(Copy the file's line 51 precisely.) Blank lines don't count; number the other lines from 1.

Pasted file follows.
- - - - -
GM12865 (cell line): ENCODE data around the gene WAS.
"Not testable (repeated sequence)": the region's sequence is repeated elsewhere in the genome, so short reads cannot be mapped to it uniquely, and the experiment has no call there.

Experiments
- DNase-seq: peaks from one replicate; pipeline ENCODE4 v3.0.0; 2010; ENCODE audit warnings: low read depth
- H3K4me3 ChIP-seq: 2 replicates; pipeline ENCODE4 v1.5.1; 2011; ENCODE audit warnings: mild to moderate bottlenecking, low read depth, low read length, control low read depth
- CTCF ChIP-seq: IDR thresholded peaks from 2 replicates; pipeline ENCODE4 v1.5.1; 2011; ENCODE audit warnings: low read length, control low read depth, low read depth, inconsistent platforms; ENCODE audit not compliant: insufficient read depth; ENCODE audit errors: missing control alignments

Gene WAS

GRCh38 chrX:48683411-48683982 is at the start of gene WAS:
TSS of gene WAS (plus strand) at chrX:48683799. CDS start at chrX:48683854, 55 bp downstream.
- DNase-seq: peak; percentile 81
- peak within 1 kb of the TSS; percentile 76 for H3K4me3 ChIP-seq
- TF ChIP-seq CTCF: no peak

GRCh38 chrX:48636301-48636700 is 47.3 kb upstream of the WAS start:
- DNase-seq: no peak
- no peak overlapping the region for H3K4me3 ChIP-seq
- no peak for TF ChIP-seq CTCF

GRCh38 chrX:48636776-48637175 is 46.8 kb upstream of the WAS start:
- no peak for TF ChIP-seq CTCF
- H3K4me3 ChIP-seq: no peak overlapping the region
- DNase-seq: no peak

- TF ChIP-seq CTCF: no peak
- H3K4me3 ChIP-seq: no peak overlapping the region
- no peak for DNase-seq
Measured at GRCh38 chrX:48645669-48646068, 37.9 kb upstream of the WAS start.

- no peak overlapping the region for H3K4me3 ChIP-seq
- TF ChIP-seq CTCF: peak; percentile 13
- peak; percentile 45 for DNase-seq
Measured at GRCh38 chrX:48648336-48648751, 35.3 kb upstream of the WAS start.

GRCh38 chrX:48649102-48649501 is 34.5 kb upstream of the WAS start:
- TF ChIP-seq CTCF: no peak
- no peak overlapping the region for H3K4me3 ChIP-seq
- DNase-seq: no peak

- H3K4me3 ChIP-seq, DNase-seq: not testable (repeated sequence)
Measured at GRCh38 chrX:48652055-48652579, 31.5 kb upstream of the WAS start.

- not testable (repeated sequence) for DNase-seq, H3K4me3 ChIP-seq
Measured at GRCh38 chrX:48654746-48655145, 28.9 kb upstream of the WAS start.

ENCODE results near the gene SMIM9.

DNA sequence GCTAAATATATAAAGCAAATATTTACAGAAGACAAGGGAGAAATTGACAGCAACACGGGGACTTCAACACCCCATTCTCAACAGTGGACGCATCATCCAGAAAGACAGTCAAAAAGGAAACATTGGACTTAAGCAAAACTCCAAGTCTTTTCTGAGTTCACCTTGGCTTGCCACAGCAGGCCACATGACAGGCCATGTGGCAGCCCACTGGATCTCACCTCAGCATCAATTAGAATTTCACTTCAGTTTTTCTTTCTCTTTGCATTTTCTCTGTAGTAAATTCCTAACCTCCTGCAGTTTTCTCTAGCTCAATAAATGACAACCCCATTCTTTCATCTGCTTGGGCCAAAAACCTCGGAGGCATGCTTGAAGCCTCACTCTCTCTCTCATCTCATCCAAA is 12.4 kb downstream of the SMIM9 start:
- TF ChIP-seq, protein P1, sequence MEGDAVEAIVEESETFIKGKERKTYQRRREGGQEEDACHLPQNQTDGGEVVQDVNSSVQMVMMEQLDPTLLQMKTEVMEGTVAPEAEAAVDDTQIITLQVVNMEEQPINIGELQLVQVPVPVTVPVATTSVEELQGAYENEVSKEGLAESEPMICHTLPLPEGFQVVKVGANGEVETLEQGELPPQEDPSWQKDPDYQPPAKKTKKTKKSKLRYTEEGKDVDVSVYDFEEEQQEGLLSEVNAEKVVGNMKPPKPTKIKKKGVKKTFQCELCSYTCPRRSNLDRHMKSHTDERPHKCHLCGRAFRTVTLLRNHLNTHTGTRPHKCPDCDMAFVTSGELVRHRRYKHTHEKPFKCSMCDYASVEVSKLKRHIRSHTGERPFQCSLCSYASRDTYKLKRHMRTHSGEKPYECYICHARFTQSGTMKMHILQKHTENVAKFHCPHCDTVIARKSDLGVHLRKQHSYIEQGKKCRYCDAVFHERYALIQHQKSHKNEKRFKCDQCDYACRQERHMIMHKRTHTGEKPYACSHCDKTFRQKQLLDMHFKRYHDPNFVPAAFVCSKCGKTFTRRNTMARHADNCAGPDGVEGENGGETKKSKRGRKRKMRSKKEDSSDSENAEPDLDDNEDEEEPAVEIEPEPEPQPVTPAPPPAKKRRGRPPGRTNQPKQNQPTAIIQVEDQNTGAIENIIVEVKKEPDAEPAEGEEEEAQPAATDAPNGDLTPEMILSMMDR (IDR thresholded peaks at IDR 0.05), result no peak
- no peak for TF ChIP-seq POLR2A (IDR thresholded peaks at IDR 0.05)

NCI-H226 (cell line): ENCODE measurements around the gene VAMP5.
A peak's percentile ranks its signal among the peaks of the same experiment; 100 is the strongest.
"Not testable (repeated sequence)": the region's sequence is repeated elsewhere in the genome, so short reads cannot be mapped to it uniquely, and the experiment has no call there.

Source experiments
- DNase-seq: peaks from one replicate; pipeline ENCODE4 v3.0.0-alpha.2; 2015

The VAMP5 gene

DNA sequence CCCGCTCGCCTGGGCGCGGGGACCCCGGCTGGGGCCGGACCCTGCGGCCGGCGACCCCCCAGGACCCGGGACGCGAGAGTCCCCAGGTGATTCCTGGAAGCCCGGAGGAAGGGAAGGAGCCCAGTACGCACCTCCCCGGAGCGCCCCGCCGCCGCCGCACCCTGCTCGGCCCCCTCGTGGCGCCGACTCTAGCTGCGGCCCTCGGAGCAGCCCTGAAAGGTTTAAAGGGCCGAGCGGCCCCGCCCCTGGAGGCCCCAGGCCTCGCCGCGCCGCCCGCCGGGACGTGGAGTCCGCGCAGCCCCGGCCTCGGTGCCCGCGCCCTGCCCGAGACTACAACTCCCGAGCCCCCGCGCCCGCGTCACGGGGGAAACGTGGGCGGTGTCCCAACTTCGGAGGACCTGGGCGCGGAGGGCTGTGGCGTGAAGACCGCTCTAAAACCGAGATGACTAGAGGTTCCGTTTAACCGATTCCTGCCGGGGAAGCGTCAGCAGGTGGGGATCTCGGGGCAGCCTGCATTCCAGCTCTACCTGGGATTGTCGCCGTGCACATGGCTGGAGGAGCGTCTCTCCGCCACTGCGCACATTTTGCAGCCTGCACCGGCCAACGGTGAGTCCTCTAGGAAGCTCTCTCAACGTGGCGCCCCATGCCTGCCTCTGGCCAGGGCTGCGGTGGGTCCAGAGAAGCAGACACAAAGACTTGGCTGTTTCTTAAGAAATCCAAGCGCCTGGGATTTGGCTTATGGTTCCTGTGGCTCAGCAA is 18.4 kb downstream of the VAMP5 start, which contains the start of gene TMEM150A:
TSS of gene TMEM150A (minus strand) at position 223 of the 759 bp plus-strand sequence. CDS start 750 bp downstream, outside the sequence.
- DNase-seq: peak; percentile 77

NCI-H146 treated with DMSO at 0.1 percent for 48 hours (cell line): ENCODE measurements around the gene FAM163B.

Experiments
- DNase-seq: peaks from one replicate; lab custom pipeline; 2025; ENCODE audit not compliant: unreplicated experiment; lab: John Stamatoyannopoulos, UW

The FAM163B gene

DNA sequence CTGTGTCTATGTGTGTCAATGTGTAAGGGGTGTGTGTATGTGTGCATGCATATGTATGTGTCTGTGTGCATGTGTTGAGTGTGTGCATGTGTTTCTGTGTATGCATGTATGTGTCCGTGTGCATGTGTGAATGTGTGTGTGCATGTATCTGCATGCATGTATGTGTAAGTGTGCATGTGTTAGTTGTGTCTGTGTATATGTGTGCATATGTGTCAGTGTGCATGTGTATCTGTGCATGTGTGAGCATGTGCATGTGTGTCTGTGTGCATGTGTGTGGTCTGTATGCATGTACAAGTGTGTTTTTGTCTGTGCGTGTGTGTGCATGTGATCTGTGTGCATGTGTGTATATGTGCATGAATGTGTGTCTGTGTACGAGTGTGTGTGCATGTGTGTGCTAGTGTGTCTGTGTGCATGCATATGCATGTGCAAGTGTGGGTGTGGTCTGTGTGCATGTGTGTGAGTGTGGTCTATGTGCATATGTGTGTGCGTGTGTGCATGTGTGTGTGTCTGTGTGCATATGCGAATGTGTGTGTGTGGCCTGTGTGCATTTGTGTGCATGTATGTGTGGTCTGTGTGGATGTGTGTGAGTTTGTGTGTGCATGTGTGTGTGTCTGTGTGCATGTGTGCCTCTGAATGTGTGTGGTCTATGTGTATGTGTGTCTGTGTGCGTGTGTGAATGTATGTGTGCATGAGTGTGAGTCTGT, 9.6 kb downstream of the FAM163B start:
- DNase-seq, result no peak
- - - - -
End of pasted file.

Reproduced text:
Experiments